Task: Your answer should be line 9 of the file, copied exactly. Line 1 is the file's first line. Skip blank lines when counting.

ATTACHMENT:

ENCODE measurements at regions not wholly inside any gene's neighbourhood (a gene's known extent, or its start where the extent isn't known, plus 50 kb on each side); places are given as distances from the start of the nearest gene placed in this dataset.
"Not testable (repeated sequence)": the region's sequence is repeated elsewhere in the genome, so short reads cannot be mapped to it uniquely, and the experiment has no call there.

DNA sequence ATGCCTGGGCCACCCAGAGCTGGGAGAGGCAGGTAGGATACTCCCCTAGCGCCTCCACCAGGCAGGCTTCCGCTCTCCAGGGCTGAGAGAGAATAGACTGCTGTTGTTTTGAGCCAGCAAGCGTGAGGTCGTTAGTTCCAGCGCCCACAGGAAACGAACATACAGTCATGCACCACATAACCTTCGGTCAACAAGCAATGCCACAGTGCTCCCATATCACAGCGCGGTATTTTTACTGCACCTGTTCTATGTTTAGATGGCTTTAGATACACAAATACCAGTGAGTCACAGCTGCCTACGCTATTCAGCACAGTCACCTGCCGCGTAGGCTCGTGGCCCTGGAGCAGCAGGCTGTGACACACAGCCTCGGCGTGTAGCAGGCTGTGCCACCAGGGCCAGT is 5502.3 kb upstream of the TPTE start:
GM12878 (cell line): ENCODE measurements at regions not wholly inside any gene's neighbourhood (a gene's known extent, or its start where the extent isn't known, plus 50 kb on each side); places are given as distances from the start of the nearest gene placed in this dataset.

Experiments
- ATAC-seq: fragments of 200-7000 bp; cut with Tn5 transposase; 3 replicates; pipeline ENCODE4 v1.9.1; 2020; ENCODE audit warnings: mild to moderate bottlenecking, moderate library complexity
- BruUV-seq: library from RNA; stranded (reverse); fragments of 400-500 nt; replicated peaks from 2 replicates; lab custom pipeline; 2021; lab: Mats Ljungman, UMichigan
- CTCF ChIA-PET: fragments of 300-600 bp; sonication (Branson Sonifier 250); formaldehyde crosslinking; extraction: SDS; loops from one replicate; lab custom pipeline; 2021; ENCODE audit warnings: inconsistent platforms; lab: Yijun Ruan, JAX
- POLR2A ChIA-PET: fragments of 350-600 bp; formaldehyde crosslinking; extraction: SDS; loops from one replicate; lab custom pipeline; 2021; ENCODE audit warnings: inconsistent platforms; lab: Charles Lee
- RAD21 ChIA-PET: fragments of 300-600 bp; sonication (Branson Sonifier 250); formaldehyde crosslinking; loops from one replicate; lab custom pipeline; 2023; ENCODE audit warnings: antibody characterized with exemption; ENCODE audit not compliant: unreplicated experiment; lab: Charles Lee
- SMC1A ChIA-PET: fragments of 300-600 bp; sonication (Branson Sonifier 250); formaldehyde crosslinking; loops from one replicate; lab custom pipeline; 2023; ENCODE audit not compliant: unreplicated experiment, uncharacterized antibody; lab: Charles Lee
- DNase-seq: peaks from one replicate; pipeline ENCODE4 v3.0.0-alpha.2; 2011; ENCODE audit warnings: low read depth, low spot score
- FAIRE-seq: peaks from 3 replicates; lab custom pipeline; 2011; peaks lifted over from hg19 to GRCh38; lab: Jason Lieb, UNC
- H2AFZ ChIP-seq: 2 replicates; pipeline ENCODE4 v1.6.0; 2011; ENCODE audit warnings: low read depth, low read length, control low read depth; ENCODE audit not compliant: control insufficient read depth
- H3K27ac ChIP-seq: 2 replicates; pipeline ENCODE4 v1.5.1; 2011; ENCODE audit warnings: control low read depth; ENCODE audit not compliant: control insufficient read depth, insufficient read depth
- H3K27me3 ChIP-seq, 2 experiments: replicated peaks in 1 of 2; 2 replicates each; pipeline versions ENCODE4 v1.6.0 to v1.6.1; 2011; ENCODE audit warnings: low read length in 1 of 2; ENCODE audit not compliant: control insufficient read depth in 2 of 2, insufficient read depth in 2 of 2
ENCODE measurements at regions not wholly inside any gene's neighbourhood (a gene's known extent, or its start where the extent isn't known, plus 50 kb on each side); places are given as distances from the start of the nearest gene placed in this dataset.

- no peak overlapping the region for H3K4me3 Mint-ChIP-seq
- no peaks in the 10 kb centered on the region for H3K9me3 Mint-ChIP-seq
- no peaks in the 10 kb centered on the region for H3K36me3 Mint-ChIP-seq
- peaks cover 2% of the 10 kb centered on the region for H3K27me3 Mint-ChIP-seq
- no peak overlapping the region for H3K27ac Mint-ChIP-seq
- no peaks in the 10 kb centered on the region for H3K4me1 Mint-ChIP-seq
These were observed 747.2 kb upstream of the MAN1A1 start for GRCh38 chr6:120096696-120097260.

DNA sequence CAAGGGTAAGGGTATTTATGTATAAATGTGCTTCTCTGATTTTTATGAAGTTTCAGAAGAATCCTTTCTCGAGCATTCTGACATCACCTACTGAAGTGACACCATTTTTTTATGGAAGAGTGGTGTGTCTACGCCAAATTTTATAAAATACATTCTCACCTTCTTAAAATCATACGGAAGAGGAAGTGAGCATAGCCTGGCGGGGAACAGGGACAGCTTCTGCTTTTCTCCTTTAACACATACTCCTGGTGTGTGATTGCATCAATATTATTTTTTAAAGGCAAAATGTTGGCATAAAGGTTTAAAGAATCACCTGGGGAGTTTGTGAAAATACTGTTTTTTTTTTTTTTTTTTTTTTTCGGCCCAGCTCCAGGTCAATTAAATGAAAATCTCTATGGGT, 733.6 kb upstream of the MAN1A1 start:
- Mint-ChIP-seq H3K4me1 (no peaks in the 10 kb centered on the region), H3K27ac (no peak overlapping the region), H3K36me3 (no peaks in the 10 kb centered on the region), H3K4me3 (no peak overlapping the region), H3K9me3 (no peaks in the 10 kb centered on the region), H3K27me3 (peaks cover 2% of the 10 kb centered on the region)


- POLR2A ChIA-PET: fragments of 350-600 bp; formaldehyde crosslinking; extraction: SDS; loops from one replicate; lab custom pipeline; 2021; ENCODE audit warnings: inconsistent platforms; lab: Charles Lee